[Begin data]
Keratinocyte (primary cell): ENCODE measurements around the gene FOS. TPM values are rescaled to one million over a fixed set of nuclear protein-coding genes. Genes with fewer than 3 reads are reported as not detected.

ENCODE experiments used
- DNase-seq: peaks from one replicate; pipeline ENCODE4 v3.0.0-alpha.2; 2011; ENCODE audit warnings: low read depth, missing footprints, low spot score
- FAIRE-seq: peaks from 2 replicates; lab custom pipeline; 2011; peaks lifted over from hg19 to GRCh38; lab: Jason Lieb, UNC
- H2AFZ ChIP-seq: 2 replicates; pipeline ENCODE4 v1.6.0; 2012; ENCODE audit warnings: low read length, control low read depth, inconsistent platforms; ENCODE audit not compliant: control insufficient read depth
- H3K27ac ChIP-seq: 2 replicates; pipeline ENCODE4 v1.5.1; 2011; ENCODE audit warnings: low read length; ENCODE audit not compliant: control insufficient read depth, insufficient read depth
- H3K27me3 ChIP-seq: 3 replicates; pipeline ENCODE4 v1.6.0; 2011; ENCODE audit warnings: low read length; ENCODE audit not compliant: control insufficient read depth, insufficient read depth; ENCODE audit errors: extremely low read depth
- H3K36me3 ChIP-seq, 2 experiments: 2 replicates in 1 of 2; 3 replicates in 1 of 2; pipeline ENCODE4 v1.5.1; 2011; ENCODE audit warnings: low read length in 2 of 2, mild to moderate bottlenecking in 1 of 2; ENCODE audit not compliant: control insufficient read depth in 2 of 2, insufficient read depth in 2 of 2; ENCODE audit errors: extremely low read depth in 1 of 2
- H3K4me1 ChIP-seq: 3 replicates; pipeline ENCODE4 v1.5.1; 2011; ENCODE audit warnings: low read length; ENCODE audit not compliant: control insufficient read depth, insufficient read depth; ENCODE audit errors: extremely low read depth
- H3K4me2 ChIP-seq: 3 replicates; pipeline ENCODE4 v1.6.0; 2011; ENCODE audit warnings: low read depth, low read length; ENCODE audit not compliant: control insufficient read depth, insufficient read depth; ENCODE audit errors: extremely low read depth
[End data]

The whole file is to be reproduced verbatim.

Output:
Keratinocyte (primary cell): ENCODE measurements around the gene FOS. TPM values are rescaled to one million over a fixed set of nuclear protein-coding genes. Genes with fewer than 3 reads are reported as not detected.

ENCODE experiments used
- DNase-seq: peaks from one replicate; pipeline ENCODE4 v3.0.0-alpha.2; 2011; ENCODE audit warnings: low read depth, missing footprints, low spot score
- FAIRE-seq: peaks from 2 replicates; lab custom pipeline; 2011; peaks lifted over from hg19 to GRCh38; lab: Jason Lieb, UNC
- H2AFZ ChIP-seq: 2 replicates; pipeline ENCODE4 v1.6.0; 2012; ENCODE audit warnings: low read length, control low read depth, inconsistent platforms; ENCODE audit not compliant: control insufficient read depth
- H3K27ac ChIP-seq: 2 replicates; pipeline ENCODE4 v1.5.1; 2011; ENCODE audit warnings: low read length; ENCODE audit not compliant: control insufficient read depth, insufficient read depth
- H3K27me3 ChIP-seq: 3 replicates; pipeline ENCODE4 v1.6.0; 2011; ENCODE audit warnings: low read length; ENCODE audit not compliant: control insufficient read depth, insufficient read depth; ENCODE audit errors: extremely low read depth
- H3K36me3 ChIP-seq, 2 experiments: 2 replicates in 1 of 2; 3 replicates in 1 of 2; pipeline ENCODE4 v1.5.1; 2011; ENCODE audit warnings: low read length in 2 of 2, mild to moderate bottlenecking in 1 of 2; ENCODE audit not compliant: control insufficient read depth in 2 of 2, insufficient read depth in 2 of 2; ENCODE audit errors: extremely low read depth in 1 of 2
- H3K4me1 ChIP-seq: 3 replicates; pipeline ENCODE4 v1.5.1; 2011; ENCODE audit warnings: low read length; ENCODE audit not compliant: control insufficient read depth, insufficient read depth; ENCODE audit errors: extremely low read depth
- H3K4me2 ChIP-seq: 3 replicates; pipeline ENCODE4 v1.6.0; 2011; ENCODE audit warnings: low read depth, low read length; ENCODE audit not compliant: control insufficient read depth, insufficient read depth; ENCODE audit errors: extremely low read depth